It isn't the heavy breathing over Salome's dance of the seven veils that bothers opera singer Michael Devlin. It's being upstaged night after night by his own disembodied head.
"It's very strange, it's very strange indeed," says Devlin, who plays John the Baptist in the Washington Opera production of Richard Strauss' "Salome," and loses his head over a pretty woman.The head, of course, is fake. But a strikingly realistic fake. It lolls on Salome's silver platter, eyes rolled back, blood oozing from beneath its long, matted hair, with a latex face that looks exactly like Devlin's.
To judge by the gasps from Kennedy Center audiences, the head almost steals the show. It's a big enough star to command a personal makeup artist and stagehand.
The head was made from a life mask of Devlin, a baritone from Seattle, for the original Peter Hall production of "Salome" at the Los Angeles Music Center in 1986.
The head was bald when it arrived in Washington, so wigmaker Dennis Bergevin spent 40 hours hand-stitching and stapling a three-foot mane of human hair and cotton dreadlocks to the skull. The wig cost about $1,000.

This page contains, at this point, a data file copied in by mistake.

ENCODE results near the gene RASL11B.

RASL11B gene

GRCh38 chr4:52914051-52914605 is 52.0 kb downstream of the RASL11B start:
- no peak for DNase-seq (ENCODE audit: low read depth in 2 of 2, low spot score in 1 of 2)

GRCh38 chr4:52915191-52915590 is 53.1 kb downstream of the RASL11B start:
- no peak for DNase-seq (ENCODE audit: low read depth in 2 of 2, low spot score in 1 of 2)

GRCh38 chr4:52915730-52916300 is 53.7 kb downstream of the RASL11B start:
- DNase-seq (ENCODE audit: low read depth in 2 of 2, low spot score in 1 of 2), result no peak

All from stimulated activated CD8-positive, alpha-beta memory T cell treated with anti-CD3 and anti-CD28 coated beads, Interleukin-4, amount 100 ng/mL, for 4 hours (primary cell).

Before each performance, a plastic bladder inside the skull is filled with a $37 quart of Nextel Brand Simulated Blood, a urethane-based suspension of red microbeads. It is unplugged shortly before the head is presented to Salome.
As soon as the curtain falls, a makeup specialist and the stagehand rush the bloody head to a janitor's sink and wash it clean with cold water. Then it is carried downstairs in an elevator and put under a hair dryer for two or three hours.
Shortly before its next stage appearance, the face gets a fresh layer of greenish white pancake makeup with dark shadows here and there, bright red lipstick on the mouth and a coating of glycerine to make it look sweaty.
For much of the opera, John the Baptist or Jokanaan (the prophet's Hebrew name) sits in a dark cistern where Herod has imprisoned him. He shouts dire warnings to the sinners above and emerges briefly to scorn seductive Salome's advances.
"I'm sitting down there on a chair, singing into a microphone and watching (conductor) Gerry Schwarz on a little television set," says Devlin. "And two feet to the right is my head, lying in a bucket of blood. It's quite disconcerting."
Jokanaan doesn't get the girl, and who can blame her? After all, he denounces her as a "daughter of Sodom" and refuses even to look at her. So she strikes her bargain with Herod: she dances her veils away to total nudity before the leering king, and she wins Jokanaan's head on a platter.
After the executioner's ax falls in the dungeon, Devlin sneaks to the wings to watch soprano Maria Ewing, who plays Salome, make steamy love to his head.
Jokanaan might be forgiven for asking himself, "Did I say something wrong?"